Next generation sike.

Here’s another reason to retain a healthy dose of skepticism when it comes to genome-guided cancer therapy. Multiple reports now describe deceiving findings when tumors undergo next-generation sequencing (NGS). This can be chalked up to something called clonal hematopoiesis. Basically, hematopoietic precursors acquire advantageous mutations that allow for clonal expansion. It’s a rather benign process, really, except we don’t usually control for it during NGS. In this first report of lung adenocarcinoma, the majority of JAK2 mutations and all of the rare KRAS mutations were actually from peripheral blood cells and not tumor cells. The second report is a huge analysis of the MSKCC-IMPACT tumor sequencing platform. Overall, 5% of detected mutations were actually attributable to clonal hematopoiesis with 3% receiving a targeted therapy based on these misleading results. TBL: When reading a tumor sequencing report, always ask if it was tested against a peripheral blood cell control, especially if selecting a therapy based on the results. | Hu, Clin Cancer Res 2018 | Ptashkin, JAMA Oncol 2018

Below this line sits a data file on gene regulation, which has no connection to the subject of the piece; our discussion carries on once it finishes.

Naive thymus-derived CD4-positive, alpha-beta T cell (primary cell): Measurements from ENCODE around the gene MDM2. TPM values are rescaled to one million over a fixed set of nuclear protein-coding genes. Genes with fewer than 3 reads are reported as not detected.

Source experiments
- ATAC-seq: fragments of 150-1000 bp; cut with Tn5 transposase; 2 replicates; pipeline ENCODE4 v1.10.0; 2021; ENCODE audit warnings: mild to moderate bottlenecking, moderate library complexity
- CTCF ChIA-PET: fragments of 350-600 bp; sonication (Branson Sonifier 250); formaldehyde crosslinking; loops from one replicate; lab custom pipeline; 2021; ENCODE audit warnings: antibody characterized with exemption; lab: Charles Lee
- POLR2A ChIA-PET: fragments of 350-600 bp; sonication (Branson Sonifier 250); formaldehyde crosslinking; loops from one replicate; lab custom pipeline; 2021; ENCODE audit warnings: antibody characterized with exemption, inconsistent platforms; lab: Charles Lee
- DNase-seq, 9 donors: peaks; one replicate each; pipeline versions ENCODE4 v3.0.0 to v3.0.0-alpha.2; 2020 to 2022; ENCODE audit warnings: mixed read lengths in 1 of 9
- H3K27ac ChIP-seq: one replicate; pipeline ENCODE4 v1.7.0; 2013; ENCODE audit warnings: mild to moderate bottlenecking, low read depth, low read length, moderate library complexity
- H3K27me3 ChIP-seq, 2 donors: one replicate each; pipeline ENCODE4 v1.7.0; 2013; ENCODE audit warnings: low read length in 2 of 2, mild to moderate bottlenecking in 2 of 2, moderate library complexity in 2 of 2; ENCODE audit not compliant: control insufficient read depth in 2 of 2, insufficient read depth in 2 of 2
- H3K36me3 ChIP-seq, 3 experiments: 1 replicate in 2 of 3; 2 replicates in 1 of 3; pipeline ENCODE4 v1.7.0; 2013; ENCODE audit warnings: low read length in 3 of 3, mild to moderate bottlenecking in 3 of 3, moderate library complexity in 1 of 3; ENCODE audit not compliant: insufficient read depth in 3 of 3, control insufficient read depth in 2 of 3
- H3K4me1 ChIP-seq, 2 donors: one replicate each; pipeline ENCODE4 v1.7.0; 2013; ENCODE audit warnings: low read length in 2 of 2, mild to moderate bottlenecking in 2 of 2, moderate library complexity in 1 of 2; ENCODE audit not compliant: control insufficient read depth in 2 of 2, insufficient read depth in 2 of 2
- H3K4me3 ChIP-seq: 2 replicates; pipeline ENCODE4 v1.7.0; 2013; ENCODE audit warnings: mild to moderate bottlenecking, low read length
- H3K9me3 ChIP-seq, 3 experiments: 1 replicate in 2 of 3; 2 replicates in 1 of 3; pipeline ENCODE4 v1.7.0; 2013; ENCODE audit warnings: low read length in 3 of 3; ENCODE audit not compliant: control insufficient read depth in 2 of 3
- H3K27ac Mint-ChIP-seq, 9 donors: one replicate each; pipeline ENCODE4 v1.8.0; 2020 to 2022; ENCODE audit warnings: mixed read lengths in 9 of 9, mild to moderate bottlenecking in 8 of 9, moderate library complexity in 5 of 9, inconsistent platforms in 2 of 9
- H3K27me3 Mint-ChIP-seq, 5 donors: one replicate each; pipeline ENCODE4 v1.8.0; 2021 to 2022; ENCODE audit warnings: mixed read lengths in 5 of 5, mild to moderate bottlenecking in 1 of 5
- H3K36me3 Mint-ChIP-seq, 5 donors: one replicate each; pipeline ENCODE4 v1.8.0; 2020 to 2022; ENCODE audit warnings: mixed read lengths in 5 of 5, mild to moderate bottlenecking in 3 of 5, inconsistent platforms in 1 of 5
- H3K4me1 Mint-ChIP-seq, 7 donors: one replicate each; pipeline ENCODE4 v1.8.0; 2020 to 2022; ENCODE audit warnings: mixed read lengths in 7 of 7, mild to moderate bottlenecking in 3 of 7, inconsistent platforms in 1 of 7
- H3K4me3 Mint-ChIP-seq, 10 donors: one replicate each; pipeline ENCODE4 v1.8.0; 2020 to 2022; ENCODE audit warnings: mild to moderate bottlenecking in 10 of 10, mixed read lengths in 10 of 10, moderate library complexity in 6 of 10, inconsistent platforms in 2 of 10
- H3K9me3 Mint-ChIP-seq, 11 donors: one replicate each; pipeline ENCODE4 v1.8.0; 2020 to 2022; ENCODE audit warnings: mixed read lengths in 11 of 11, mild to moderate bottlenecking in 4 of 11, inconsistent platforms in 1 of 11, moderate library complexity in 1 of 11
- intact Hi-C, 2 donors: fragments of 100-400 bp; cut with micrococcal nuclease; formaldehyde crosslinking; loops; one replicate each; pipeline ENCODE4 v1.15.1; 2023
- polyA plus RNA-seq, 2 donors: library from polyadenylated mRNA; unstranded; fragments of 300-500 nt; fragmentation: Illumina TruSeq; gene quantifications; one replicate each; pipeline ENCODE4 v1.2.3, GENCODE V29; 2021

Popular Posts